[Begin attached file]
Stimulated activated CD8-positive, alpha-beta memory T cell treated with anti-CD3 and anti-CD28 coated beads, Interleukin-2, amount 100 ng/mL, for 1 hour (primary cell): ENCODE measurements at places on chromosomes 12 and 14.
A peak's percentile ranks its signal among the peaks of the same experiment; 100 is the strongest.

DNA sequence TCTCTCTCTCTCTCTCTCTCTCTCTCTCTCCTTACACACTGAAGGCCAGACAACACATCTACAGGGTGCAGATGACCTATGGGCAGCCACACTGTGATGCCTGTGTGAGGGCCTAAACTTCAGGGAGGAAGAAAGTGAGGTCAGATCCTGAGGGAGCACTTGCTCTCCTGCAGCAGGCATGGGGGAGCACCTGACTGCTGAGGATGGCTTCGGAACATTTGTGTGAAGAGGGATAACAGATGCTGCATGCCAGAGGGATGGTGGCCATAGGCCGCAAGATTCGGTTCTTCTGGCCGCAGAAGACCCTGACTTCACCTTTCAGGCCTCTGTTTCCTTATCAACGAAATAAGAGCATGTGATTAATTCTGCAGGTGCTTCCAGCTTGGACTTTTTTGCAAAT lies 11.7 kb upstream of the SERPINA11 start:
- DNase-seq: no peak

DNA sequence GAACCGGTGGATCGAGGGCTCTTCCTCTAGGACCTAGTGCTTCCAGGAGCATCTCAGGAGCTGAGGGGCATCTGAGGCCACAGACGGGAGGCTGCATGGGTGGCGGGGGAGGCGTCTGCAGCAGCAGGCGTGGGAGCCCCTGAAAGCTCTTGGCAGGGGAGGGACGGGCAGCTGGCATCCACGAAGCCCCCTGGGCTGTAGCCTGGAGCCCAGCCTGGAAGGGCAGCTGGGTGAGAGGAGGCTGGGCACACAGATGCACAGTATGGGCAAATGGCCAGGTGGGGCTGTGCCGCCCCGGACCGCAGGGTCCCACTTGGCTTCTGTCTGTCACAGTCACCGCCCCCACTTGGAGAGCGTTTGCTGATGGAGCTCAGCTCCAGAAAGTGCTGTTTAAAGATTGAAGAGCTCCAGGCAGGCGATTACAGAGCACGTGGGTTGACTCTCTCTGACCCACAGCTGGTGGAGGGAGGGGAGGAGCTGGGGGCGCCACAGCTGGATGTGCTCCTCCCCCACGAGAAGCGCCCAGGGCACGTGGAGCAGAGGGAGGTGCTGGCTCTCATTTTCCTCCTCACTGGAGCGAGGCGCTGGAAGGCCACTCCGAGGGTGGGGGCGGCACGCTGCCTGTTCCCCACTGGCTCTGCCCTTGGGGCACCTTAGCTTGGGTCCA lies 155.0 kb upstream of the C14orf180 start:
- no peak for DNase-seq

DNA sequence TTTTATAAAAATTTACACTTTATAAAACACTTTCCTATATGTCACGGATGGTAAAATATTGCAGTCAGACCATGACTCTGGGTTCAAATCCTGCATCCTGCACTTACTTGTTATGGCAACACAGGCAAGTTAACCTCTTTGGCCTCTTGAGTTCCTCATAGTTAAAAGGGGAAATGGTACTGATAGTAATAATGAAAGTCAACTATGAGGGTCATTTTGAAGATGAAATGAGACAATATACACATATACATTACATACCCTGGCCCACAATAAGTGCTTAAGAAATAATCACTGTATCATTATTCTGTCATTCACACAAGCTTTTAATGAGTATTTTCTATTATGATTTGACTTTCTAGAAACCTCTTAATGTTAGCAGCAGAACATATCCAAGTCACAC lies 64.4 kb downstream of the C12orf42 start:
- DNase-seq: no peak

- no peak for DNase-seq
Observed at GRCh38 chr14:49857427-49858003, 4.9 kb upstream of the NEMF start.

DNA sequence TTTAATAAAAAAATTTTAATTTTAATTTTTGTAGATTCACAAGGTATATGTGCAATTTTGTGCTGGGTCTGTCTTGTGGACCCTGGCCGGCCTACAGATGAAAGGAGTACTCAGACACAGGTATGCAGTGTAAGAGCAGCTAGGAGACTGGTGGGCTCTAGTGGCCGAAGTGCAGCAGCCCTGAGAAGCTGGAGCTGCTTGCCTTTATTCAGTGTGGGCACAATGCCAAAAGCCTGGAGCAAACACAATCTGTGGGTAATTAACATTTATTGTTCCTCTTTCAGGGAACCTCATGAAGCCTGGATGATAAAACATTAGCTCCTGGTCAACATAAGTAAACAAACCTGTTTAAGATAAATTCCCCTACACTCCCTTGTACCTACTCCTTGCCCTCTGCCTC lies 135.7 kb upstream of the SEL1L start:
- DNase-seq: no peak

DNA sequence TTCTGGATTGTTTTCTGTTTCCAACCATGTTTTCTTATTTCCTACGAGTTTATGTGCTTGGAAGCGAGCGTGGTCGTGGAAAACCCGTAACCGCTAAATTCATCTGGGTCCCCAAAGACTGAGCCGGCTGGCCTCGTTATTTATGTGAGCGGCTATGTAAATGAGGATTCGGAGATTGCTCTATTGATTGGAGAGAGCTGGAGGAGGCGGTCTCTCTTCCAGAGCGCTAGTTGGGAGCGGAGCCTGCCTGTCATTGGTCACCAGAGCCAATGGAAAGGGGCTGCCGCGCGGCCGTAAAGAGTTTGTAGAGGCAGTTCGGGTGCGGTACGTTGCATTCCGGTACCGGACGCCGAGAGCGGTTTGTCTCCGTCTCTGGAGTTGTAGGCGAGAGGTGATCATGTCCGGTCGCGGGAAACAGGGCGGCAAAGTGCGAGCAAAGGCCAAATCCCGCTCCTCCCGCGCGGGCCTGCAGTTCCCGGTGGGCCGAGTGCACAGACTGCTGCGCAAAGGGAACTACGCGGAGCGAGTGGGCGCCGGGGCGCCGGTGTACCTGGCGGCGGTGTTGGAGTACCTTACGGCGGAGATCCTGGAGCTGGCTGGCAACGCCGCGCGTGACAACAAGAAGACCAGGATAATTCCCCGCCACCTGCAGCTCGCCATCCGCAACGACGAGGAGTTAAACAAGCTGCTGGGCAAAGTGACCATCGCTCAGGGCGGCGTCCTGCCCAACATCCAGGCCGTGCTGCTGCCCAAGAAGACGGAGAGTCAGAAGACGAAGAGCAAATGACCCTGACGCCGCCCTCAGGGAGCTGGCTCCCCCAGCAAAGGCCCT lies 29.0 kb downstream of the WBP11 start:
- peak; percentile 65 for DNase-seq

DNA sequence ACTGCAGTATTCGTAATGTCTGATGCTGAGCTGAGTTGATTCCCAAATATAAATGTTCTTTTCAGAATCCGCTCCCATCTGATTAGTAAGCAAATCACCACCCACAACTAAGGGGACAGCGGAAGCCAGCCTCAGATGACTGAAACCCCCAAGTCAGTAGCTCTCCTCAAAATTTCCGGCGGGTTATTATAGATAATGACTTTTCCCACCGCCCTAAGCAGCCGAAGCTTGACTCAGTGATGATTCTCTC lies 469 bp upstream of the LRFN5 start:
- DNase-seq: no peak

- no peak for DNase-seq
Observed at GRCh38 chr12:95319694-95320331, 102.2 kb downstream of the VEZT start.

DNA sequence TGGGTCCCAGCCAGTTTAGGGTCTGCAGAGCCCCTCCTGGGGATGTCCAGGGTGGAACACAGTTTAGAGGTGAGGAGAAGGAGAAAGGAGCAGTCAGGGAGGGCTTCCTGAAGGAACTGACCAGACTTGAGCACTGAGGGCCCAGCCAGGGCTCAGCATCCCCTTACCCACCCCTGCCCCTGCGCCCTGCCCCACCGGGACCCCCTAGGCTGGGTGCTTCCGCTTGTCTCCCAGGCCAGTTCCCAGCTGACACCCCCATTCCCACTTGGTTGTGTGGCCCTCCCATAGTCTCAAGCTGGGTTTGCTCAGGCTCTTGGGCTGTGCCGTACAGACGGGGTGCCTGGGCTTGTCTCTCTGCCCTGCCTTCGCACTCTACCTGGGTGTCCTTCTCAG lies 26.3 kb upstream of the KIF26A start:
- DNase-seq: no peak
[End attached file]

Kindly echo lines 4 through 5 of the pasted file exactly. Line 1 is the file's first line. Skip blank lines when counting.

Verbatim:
- DNase-seq: no peak

DNA sequence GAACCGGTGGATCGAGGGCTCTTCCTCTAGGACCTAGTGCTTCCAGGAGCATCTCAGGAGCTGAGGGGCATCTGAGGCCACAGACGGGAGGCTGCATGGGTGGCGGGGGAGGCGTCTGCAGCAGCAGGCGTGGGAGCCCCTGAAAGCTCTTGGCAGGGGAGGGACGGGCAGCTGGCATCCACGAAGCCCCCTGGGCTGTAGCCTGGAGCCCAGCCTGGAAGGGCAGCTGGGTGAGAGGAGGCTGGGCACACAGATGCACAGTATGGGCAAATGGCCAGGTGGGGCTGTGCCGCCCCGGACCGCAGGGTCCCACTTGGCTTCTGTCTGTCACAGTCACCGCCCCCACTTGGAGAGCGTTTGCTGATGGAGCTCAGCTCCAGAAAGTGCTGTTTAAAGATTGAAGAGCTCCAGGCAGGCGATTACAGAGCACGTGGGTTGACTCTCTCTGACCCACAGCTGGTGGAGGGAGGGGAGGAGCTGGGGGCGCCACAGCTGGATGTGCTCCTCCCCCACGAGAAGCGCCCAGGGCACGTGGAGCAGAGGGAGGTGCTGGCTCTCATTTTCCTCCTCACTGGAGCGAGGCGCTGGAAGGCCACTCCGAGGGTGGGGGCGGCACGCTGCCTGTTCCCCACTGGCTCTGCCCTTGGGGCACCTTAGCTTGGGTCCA lies 155.0 kb upstream of the C14orf180 start: